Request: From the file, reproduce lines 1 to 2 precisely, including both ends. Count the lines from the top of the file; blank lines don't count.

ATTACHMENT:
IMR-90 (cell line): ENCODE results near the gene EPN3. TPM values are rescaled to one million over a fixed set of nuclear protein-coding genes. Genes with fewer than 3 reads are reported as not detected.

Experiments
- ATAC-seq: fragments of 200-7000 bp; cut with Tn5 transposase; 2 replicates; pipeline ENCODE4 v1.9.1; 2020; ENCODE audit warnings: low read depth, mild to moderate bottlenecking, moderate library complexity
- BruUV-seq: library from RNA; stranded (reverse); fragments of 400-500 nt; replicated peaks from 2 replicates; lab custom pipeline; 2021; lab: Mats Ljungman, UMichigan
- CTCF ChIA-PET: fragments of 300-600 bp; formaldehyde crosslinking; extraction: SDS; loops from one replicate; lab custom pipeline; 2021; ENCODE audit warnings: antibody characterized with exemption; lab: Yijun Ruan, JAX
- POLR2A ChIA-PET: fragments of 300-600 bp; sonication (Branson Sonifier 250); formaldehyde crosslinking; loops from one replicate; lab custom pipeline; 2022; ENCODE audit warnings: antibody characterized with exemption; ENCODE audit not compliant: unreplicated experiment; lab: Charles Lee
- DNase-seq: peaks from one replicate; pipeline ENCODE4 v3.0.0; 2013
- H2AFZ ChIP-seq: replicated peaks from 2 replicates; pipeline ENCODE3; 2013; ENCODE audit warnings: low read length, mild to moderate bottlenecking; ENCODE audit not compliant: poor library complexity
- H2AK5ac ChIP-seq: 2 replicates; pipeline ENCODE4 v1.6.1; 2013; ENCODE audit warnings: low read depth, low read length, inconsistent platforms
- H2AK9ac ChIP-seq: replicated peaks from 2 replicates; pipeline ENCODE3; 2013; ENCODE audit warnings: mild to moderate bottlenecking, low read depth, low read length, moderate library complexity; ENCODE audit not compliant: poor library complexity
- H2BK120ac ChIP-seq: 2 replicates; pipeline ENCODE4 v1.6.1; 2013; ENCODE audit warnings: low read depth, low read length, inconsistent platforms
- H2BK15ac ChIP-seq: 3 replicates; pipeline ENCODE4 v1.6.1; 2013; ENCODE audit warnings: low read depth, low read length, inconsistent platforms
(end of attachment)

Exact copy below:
IMR-90 (cell line): ENCODE results near the gene EPN3. TPM values are rescaled to one million over a fixed set of nuclear protein-coding genes. Genes with fewer than 3 reads are reported as not detected.

Experiments